One of the most common and cringe-worthy boardroom phrases is “… I think we need to hire a world class C[x]O or VP of [X].” I am still waiting for the day when the CEO replies “thank you for flagging the world class piece, I would have hired a mediocre candidate!”
Joking aside, the less catchy but correct way of phrasing say a CMO / VP of Marketing debate is probably more something like this “I think we need a marketing leader that has experience at companies at our stage and can help us achieve marketing driven growth for the next 2-3 years.” 2 -3 years, because you will be turning your team over time.
In a recent board meeting we then broke down what we thought our marketing channels would be, budgets, how it should sync with sales, etc and pretty quickly realised it would be much smarter to hire a VP of product marketing and a VP of lead gen instead of a single person. And we just didn’t actually have a role for a CMO right now; maybe in a year or two. That was a great outcome but it took us a while to get there.
You need to push your board to a detailed and sophisticated discussion around roles – and not knee-jerk into title-hirings. Another classic is hiring a big-wig Chief Sales Officer without the proper product and underlying sales structures in place; which always ends in tears. It is then of course easier to blame the CSO vs being brutally honest about the product and your organisation.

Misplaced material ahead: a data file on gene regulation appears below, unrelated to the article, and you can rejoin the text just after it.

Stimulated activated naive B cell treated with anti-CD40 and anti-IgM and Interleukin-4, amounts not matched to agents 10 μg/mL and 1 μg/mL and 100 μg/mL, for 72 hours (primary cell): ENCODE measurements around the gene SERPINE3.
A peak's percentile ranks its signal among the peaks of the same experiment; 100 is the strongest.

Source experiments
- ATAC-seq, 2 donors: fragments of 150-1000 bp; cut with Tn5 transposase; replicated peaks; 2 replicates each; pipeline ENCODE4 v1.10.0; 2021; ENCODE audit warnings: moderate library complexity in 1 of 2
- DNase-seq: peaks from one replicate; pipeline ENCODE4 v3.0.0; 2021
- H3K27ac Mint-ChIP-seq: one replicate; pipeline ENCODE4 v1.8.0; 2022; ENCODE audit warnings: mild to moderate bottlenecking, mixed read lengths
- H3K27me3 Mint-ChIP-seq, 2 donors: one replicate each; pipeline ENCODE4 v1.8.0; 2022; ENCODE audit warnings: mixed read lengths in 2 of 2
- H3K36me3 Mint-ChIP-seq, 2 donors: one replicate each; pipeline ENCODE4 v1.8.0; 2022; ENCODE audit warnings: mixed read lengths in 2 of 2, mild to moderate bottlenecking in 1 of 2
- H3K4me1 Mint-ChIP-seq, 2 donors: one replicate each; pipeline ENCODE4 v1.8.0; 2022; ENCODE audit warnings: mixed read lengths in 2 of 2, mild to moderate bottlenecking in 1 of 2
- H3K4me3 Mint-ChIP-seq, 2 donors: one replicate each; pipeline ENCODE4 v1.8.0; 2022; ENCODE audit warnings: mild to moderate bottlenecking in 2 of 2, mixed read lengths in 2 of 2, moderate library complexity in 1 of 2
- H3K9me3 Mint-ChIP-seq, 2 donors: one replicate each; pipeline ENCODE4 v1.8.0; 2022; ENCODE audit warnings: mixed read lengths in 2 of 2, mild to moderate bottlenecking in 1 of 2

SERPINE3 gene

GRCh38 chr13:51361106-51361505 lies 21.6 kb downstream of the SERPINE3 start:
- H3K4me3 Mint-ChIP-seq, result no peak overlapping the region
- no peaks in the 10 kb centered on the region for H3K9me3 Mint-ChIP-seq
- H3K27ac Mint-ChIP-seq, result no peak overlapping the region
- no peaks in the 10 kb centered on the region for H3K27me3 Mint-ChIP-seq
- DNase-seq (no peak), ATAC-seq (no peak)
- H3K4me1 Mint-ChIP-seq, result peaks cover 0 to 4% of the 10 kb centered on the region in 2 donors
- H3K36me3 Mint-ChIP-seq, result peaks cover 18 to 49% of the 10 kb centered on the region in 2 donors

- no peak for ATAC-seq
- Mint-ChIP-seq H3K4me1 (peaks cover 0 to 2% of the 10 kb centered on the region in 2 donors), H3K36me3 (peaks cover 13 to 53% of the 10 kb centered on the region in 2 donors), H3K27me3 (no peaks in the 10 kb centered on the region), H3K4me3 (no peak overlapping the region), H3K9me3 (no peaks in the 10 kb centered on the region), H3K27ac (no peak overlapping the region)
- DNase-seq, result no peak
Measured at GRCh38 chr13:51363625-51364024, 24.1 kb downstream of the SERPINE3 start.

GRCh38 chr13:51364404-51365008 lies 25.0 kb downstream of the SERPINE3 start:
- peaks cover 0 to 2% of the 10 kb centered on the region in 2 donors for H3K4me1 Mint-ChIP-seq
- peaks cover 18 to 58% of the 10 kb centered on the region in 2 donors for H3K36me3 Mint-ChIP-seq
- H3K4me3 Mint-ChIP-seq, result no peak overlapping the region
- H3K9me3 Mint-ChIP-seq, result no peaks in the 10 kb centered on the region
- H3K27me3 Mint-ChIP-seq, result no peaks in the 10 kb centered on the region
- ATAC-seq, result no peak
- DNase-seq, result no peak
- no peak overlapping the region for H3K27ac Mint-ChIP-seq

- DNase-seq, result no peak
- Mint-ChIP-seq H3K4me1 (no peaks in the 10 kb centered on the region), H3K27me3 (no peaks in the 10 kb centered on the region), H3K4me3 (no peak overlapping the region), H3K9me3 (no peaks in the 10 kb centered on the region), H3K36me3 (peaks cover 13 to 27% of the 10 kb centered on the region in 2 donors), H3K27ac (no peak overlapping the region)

The other learning I wanted to share when hiring VP & C level folks in to early stage startups is to really focus on a candidate’s career trajectory vs their status (i.e. current job). It is very easy to focus on a catchy big-name company a candidate was at before; or the fact that they held exactly that position before, etc. The problem with that is you can run in to all kinds of adverse selection problems especially at an early stage startup. Is that top-notch CMO coming from much-bigger-company X on a huge package really going to switch over to your Series A company on a much lower package, less supporting infrastructure, etc because they are “so passionate about your mission”? Maybe yes; probably not. Has someone been stalling at the VP level with a few short stints but all at good companies? Maybe a sign they are on the wrong trajectory.
So at early stages you might just get a bigger bang for the buck by focusing on folks that have shown rapid and consistent career growth, but may still need to growth a little in to a new role with more responsibilities. Say a marketing team leader that has run a meaningful budget and managed a team – and being VP of marketing would be the logical next step on her career path.
I’ve learned to look more for those.